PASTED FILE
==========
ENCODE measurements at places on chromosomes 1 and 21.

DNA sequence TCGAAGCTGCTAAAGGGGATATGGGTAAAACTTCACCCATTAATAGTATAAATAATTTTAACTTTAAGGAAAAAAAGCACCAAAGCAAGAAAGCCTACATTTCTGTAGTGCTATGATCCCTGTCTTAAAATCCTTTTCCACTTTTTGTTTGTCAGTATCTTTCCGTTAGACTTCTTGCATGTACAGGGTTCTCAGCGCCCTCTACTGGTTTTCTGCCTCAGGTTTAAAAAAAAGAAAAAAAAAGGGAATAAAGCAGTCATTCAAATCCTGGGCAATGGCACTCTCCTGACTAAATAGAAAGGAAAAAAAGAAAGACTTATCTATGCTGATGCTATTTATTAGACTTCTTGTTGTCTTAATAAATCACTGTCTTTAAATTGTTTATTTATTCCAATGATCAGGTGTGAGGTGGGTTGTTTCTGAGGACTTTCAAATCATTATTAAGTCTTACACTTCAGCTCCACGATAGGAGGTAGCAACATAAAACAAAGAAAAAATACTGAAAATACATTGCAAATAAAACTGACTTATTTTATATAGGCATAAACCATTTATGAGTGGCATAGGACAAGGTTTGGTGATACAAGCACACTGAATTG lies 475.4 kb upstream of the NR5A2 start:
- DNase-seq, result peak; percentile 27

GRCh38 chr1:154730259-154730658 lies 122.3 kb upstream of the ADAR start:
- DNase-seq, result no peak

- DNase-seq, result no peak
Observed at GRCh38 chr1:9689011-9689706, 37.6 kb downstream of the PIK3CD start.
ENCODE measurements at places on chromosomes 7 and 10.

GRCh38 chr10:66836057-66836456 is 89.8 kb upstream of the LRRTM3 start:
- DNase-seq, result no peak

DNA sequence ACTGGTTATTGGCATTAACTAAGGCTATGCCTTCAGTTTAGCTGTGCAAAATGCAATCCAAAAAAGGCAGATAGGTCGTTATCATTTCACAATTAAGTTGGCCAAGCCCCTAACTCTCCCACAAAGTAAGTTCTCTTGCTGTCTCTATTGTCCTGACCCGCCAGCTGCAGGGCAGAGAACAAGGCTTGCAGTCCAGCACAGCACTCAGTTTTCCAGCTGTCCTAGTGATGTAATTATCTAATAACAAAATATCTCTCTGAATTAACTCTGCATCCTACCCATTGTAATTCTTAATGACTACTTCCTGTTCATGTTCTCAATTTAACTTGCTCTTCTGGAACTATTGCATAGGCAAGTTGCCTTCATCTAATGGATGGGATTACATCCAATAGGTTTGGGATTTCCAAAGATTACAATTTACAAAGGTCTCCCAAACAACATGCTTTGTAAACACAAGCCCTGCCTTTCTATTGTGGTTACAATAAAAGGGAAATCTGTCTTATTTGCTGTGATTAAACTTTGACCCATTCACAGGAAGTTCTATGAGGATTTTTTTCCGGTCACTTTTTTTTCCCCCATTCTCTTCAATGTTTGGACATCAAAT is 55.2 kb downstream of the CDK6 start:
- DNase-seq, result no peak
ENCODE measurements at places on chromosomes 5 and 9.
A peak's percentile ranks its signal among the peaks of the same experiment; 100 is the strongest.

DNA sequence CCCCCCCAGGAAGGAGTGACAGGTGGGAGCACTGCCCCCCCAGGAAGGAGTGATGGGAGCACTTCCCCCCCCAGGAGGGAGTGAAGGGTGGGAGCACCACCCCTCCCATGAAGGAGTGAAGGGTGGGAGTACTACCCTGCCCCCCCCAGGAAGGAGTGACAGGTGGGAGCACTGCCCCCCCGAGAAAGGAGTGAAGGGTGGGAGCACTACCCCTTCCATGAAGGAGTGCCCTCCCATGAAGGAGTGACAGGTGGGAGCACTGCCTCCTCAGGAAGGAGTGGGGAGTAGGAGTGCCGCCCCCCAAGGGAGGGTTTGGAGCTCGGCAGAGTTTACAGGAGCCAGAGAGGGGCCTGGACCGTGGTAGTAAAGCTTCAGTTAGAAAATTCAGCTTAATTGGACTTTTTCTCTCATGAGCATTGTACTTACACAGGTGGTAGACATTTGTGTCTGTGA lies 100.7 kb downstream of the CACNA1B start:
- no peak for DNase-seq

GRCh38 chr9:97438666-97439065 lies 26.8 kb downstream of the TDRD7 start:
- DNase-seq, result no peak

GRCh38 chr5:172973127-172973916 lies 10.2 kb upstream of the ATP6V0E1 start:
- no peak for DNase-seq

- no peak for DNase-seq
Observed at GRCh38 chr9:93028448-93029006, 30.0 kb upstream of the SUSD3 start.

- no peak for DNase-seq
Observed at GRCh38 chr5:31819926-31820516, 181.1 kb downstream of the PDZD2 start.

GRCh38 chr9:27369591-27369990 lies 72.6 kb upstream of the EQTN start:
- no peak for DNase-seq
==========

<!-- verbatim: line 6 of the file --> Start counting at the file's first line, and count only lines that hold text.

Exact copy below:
- DNase-seq, result no peak